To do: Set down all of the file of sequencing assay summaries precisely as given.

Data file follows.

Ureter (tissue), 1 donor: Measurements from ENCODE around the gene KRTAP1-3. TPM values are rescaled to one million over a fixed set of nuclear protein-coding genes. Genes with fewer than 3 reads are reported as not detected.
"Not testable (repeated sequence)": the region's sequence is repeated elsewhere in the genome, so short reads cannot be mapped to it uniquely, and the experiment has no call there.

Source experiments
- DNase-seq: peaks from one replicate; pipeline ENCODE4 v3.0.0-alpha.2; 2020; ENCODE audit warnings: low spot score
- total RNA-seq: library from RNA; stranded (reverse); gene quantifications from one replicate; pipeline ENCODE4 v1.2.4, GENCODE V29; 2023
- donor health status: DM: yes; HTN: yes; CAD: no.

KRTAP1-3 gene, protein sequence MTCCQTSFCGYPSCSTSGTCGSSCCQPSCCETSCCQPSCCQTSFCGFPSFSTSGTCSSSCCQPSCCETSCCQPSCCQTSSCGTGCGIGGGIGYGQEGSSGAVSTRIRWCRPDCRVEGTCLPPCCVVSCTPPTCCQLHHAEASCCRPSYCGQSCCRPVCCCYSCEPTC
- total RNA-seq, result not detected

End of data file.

Ureter (tissue), 1 donor: Measurements from ENCODE around the gene KRTAP1-3. TPM values are rescaled to one million over a fixed set of nuclear protein-coding genes. Genes with fewer than 3 reads are reported as not detected.
"Not testable (repeated sequence)": the region's sequence is repeated elsewhere in the genome, so short reads cannot be mapped to it uniquely, and the experiment has no call there.

Source experiments
- DNase-seq: peaks from one replicate; pipeline ENCODE4 v3.0.0-alpha.2; 2020; ENCODE audit warnings: low spot score
- total RNA-seq: library from RNA; stranded (reverse); gene quantifications from one replicate; pipeline ENCODE4 v1.2.4, GENCODE V29; 2023
- donor health status: DM: yes; HTN: yes; CAD: no.

KRTAP1-3 gene, protein sequence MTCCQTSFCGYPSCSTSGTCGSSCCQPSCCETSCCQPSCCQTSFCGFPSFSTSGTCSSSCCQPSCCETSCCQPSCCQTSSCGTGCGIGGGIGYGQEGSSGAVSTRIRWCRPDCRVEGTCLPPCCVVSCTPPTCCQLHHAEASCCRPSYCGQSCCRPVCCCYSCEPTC
- total RNA-seq, result not detected